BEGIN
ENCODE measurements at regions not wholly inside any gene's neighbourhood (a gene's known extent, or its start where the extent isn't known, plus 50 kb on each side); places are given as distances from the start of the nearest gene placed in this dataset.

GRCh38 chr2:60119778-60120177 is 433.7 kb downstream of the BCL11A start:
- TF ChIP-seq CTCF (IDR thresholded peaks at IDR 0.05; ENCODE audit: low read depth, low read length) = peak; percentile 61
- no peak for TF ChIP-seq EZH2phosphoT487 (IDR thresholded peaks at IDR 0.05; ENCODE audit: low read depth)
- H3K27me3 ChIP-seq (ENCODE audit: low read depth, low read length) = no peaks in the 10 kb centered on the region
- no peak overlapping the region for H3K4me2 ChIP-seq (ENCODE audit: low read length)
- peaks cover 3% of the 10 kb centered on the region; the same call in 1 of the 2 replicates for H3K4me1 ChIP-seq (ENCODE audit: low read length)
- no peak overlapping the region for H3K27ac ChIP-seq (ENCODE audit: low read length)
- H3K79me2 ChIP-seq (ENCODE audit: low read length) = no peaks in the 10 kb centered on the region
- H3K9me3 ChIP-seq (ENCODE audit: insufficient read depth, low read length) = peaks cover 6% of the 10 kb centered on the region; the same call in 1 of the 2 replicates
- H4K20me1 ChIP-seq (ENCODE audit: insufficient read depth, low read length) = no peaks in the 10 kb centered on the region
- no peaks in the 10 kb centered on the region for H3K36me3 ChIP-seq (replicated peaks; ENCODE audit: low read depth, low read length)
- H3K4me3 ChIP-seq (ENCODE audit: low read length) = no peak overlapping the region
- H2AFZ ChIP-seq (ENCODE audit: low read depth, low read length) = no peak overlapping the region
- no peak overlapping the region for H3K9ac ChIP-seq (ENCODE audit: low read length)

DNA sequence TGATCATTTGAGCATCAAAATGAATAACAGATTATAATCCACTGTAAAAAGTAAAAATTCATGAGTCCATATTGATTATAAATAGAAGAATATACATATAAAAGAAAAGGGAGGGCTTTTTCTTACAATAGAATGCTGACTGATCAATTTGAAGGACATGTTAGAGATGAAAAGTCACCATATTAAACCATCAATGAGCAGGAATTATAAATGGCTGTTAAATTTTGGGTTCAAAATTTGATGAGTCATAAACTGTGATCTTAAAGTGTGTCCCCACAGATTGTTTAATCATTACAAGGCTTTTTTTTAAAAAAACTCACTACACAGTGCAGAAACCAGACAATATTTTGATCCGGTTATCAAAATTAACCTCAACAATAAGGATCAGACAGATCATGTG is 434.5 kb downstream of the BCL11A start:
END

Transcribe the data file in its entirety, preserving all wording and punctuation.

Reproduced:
ENCODE measurements at regions not wholly inside any gene's neighbourhood (a gene's known extent, or its start where the extent isn't known, plus 50 kb on each side); places are given as distances from the start of the nearest gene placed in this dataset.

GRCh38 chr2:60119778-60120177 is 433.7 kb downstream of the BCL11A start:
- TF ChIP-seq CTCF (IDR thresholded peaks at IDR 0.05; ENCODE audit: low read depth, low read length) = peak; percentile 61
- no peak for TF ChIP-seq EZH2phosphoT487 (IDR thresholded peaks at IDR 0.05; ENCODE audit: low read depth)
- H3K27me3 ChIP-seq (ENCODE audit: low read depth, low read length) = no peaks in the 10 kb centered on the region
- no peak overlapping the region for H3K4me2 ChIP-seq (ENCODE audit: low read length)
- peaks cover 3% of the 10 kb centered on the region; the same call in 1 of the 2 replicates for H3K4me1 ChIP-seq (ENCODE audit: low read length)
- no peak overlapping the region for H3K27ac ChIP-seq (ENCODE audit: low read length)
- H3K79me2 ChIP-seq (ENCODE audit: low read length) = no peaks in the 10 kb centered on the region
- H3K9me3 ChIP-seq (ENCODE audit: insufficient read depth, low read length) = peaks cover 6% of the 10 kb centered on the region; the same call in 1 of the 2 replicates
- H4K20me1 ChIP-seq (ENCODE audit: insufficient read depth, low read length) = no peaks in the 10 kb centered on the region
- no peaks in the 10 kb centered on the region for H3K36me3 ChIP-seq (replicated peaks; ENCODE audit: low read depth, low read length)
- H3K4me3 ChIP-seq (ENCODE audit: low read length) = no peak overlapping the region
- H2AFZ ChIP-seq (ENCODE audit: low read depth, low read length) = no peak overlapping the region
- no peak overlapping the region for H3K9ac ChIP-seq (ENCODE audit: low read length)

DNA sequence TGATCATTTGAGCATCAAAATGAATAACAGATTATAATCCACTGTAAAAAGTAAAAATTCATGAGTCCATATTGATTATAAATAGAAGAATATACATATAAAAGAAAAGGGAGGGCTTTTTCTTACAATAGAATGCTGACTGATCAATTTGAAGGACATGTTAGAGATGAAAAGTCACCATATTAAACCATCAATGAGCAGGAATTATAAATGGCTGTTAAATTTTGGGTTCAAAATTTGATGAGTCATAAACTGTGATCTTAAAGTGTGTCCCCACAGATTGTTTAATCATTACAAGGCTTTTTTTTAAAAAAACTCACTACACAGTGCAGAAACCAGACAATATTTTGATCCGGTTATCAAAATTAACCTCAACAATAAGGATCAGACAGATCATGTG is 434.5 kb downstream of the BCL11A start: